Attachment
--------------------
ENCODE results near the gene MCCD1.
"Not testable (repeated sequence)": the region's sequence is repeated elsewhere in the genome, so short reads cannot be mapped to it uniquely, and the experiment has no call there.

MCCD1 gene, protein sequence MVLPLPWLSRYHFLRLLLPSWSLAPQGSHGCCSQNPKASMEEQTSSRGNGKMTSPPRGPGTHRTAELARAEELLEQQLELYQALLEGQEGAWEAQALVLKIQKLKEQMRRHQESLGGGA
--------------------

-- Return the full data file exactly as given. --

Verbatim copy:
ENCODE results near the gene MCCD1.
"Not testable (repeated sequence)": the region's sequence is repeated elsewhere in the genome, so short reads cannot be mapped to it uniquely, and the experiment has no call there.

MCCD1 gene, protein sequence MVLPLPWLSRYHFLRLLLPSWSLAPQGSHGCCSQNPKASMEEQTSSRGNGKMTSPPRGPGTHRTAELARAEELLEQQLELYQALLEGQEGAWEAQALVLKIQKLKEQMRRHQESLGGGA